Tag Archives: cloud

Betting on Legacy Distribtuion Strategy for Cloud Future

Throughout the 1990’s Michael Dell was the poster child for IT Channel disintermediation.  His ‘direct’ sales model took the industry by storm.  Leveraging logistical efficiency and a ‘no middle man’ mantra were hallmarks of Dell’s strategy.  Interestingly though, Dell has in recent years given the entire model a rethink.  Nowadays, Dell sells heavily through the channel.

Pioneering giants of cloud computing looked very much like 1990’s Dell in the early days.  And, just like Dell, companies like Rackspace and Google are starting to realize that the Channel plays an important role in the IT service supply chain and broader ecosystem – a horn I have been blowing for years.

The realization of the Channel’s importance to sustained market success creates a rather interesting opportunity for IT channel distribution.  Distribution represents large-scale buying power and market coverage to aggregate the MSP and VAR communities on behalf of vendors.  Leveraging scale efficiency to sell large volumes on thin margins and a better logistical framework than any of the manufacturers allowed distribution to create an important niche for itself during the client/server era of computing.

The emergence of the cloud era represents a fascinating paradox for distribution.  It is not a business delivered through supply chain EDI, warehouses and net 30-day terms.  The cloud is a virtual technology product of sorts.

Companies like Ingram Micro have been very vocal about the channel and the cloud revolution.  But to date I would consider the effort, shall we say, lacking inspiration.

Why?

Because like most big companies in our market that can sense the disruption and fear obsolescence, they revert to what they know.  In the case of IT distribution, what they know is Product Line Cards.  PLC’s basically amount to glossy placards that list the names, descriptions and manufacturers of products they sell.

In essence, early adopters in distribution, like Ingram, have lined up some heavy hitters and they are trying to promote those brands the way they would promote printers, computers and peripherals.    Sure, they put it all under a new division and they wrap some captive managed services in there.  But isn’t that really just a pretty dress on the bearded lady (no offence to ladies with beards intended)?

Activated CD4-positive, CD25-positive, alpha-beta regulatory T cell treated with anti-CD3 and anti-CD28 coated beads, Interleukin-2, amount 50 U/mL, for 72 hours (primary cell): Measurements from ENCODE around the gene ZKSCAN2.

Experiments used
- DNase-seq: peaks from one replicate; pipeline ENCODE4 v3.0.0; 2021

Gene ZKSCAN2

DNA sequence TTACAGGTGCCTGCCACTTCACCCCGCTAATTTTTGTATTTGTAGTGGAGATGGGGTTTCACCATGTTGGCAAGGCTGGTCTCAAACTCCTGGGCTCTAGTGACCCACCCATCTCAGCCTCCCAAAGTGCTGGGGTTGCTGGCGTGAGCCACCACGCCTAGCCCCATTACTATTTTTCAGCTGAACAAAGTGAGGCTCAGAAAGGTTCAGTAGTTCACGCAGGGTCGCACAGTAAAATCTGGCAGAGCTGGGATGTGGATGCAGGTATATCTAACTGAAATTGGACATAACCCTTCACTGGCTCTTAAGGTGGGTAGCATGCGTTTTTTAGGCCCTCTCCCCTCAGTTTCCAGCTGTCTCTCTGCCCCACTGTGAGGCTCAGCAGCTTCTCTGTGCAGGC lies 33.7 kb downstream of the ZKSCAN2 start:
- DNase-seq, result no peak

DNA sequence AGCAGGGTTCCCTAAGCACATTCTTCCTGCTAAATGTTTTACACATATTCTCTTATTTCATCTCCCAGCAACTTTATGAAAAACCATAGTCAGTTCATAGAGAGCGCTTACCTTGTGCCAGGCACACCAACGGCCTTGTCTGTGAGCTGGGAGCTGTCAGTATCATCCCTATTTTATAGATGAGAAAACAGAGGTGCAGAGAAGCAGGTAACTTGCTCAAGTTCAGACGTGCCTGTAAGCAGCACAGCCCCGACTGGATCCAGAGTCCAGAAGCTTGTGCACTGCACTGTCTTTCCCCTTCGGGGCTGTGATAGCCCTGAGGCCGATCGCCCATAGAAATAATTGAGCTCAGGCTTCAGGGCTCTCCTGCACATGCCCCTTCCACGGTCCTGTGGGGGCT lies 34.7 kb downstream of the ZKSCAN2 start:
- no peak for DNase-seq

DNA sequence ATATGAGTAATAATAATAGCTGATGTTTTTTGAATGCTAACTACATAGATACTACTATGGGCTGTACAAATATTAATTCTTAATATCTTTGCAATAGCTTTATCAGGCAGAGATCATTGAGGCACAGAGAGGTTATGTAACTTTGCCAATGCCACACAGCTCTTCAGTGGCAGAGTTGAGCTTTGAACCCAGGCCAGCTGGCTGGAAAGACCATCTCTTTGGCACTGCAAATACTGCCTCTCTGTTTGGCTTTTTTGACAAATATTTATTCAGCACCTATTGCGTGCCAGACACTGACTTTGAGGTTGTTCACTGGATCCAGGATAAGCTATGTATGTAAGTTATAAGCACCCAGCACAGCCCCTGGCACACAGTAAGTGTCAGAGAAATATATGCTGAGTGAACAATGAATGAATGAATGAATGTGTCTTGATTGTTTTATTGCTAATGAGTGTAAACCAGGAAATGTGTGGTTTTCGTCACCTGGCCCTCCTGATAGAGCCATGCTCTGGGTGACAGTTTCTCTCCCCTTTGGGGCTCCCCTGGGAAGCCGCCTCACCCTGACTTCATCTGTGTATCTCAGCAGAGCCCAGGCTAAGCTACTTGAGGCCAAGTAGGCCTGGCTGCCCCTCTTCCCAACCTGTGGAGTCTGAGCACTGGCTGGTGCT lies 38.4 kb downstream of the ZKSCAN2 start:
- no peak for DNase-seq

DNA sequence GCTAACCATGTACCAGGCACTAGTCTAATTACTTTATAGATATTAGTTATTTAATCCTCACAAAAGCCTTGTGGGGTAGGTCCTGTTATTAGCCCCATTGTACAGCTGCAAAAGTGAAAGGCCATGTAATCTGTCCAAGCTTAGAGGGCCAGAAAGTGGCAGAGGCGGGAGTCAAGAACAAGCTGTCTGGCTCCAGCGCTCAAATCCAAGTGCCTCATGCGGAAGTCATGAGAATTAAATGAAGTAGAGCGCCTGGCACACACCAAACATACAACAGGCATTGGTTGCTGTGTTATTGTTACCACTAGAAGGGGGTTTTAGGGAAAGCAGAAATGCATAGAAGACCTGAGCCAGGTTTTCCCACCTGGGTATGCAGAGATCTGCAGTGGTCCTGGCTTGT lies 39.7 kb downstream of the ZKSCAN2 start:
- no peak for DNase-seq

The line card strategy is fatally flawed because it misfires on what is a volume business model (cloud) with what is needed to exact a volume play (access to markets).

So if the handy line card plays won’t cut it, what exactly is needed to realize the riches for Distribution?   That is a complex question that won’t get answered here.  But I can share some thoughts based on what I know about cloud and the IT service market:

1)   Standardized Skills

The cloud is a nascent and immature world where skillful market execution is extremely hard to produce and the skills to do it are even harder to find. Cloud is missing the underlying foundation of training and certification (think A+, CCNA, MCSE type programs), which buttress efforts to make meaningful market penetration in the IT service business.   Until that happens distribution needs to KISS (Keep It Simple Stupid).   Distribution needs to cast as wide a net as possible without overwhelming the VAR community with scores of technologies for which training is embryonic at best.

2)   Technological Abstraction

Winning at the distribution layer in the supply chain means recognizing what you truly need in order to capture the foundation of a nascent market.   I’ve blogged about this subject before, but what it comes down to is making complex technology simpler to consume.  Giving me brochures for a bunch of cloud vendors is a useful visual, but that’s about it.  Show me how I can reduce vendor sprawl, universalize my customer SLA, and expand markets with as little capital and effort as possible.  That would really raise some eyebrows.